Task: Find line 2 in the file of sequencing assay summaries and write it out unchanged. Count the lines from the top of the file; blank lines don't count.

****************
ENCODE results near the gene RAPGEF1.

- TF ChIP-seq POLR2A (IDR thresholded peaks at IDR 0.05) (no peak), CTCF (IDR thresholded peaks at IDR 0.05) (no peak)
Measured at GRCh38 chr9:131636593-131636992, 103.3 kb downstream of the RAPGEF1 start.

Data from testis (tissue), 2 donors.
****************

- TF ChIP-seq POLR2A (IDR thresholded peaks at IDR 0.05) (no peak), CTCF (IDR thresholded peaks at IDR 0.05) (no peak)